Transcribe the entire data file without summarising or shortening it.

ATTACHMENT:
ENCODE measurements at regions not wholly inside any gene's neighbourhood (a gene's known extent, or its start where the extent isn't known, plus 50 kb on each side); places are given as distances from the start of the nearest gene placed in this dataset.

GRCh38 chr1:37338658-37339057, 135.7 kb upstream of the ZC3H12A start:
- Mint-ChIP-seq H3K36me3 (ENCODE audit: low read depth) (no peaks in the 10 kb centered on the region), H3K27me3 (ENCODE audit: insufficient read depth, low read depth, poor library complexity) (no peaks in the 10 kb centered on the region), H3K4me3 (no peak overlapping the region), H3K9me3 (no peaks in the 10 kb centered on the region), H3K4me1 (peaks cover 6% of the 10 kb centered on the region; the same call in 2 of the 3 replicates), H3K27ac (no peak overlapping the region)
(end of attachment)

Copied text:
ENCODE measurements at regions not wholly inside any gene's neighbourhood (a gene's known extent, or its start where the extent isn't known, plus 50 kb on each side); places are given as distances from the start of the nearest gene placed in this dataset.

GRCh38 chr1:37338658-37339057, 135.7 kb upstream of the ZC3H12A start:
- Mint-ChIP-seq H3K36me3 (ENCODE audit: low read depth) (no peaks in the 10 kb centered on the region), H3K27me3 (ENCODE audit: insufficient read depth, low read depth, poor library complexity) (no peaks in the 10 kb centered on the region), H3K4me3 (no peak overlapping the region), H3K9me3 (no peaks in the 10 kb centered on the region), H3K4me1 (peaks cover 6% of the 10 kb centered on the region; the same call in 2 of the 3 replicates), H3K27ac (no peak overlapping the region)